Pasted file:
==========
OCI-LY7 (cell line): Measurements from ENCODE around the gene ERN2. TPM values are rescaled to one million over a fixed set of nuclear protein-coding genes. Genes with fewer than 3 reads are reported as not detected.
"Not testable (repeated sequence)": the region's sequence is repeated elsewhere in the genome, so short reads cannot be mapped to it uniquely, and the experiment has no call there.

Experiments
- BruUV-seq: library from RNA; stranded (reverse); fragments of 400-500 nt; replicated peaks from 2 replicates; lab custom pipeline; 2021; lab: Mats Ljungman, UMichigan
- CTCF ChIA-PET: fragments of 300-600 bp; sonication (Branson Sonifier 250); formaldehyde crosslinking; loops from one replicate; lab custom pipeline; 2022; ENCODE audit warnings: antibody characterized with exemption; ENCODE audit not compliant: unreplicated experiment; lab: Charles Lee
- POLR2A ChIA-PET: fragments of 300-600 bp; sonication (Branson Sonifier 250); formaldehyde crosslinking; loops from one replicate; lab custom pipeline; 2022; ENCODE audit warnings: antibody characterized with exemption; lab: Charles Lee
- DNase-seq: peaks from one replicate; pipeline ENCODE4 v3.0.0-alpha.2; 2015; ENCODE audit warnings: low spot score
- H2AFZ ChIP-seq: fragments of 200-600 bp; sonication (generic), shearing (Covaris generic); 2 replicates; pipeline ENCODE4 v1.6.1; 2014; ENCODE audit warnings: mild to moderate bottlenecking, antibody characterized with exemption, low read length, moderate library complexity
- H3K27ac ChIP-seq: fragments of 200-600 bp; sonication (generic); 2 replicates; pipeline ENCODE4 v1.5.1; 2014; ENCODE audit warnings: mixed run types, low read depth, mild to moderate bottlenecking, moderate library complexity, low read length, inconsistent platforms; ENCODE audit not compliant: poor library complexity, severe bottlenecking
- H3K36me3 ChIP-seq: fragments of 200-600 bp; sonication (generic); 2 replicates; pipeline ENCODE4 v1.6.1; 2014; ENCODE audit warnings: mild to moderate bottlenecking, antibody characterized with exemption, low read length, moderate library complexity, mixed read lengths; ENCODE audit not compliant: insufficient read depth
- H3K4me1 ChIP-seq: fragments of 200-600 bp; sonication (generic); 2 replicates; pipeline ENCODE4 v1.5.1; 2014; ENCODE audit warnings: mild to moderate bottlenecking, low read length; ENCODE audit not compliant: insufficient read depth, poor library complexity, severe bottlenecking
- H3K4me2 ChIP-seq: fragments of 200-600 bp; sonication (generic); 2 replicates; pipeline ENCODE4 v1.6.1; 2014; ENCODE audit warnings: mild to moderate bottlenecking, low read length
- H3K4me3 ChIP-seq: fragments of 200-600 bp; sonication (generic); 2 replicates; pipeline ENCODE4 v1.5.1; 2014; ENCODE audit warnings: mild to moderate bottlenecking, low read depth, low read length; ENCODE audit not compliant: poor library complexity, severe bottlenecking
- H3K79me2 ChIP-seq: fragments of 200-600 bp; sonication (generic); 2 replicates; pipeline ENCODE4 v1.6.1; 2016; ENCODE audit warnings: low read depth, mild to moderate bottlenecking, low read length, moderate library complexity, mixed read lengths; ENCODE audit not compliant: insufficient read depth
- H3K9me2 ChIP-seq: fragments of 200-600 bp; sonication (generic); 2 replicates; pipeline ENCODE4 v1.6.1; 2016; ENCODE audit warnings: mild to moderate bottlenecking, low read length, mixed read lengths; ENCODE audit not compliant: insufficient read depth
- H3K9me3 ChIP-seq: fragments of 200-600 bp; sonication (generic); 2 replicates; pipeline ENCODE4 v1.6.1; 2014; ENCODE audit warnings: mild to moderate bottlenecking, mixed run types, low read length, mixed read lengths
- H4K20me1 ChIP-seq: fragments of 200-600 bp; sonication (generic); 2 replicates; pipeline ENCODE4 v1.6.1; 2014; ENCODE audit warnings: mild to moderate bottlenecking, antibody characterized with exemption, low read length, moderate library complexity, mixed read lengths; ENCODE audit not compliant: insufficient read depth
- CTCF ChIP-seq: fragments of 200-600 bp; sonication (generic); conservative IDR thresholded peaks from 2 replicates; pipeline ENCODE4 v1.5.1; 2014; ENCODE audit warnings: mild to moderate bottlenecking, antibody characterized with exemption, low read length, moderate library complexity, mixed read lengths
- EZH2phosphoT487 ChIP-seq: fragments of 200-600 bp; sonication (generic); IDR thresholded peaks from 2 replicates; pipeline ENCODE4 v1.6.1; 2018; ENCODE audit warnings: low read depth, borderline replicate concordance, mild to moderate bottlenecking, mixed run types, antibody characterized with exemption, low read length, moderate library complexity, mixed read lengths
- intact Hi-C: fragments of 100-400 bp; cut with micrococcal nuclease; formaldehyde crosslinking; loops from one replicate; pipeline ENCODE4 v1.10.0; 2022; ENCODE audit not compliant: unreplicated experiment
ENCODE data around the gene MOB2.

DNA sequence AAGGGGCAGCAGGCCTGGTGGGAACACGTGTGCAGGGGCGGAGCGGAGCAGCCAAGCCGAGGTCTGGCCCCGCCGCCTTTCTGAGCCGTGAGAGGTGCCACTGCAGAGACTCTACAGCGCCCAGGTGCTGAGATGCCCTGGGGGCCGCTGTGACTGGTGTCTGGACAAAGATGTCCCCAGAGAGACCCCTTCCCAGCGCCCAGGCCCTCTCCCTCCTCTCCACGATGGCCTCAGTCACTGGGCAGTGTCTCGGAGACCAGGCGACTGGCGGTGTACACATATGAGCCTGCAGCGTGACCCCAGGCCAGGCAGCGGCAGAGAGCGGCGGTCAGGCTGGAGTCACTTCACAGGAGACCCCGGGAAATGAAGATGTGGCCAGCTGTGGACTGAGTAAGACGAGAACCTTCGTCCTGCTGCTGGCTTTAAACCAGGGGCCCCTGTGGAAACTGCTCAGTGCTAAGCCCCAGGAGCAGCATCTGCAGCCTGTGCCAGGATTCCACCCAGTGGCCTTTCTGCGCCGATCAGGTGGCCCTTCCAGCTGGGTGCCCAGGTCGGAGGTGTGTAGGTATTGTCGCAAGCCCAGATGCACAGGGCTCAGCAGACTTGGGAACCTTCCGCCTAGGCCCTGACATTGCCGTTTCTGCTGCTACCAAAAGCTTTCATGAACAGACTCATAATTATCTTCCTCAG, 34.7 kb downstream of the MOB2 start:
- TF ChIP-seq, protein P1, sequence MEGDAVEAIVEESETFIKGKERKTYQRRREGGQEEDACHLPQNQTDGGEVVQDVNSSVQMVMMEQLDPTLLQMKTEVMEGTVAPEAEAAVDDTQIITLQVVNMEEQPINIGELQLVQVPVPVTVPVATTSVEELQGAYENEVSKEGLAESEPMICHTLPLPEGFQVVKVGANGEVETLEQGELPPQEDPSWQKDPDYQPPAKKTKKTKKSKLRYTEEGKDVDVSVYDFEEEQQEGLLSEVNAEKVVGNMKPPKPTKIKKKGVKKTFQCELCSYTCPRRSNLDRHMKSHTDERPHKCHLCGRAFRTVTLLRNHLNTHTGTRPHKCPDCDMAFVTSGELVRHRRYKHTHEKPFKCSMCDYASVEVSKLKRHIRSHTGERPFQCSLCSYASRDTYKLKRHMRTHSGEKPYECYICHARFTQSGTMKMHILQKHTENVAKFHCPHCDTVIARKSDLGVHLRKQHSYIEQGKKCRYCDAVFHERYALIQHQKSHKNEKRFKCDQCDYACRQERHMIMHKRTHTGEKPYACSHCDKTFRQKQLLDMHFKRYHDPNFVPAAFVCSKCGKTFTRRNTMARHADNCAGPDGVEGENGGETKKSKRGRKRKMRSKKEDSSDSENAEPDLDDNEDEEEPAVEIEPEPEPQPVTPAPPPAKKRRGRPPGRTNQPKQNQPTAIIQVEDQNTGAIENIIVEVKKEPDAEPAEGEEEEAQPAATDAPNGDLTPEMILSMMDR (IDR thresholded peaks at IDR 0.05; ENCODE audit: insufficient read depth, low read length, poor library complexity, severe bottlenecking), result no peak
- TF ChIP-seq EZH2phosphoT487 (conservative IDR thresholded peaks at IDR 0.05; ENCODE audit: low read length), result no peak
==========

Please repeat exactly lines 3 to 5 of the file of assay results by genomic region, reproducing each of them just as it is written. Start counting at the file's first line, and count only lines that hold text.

Experiments
- BruUV-seq: library from RNA; stranded (reverse); fragments of 400-500 nt; replicated peaks from 2 replicates; lab custom pipeline; 2021; lab: Mats Ljungman, UMichigan
- CTCF ChIA-PET: fragments of 300-600 bp; sonication (Branson Sonifier 250); formaldehyde crosslinking; loops from one replicate; lab custom pipeline; 2022; ENCODE audit warnings: antibody characterized with exemption; ENCODE audit not compliant: unreplicated experiment; lab: Charles Lee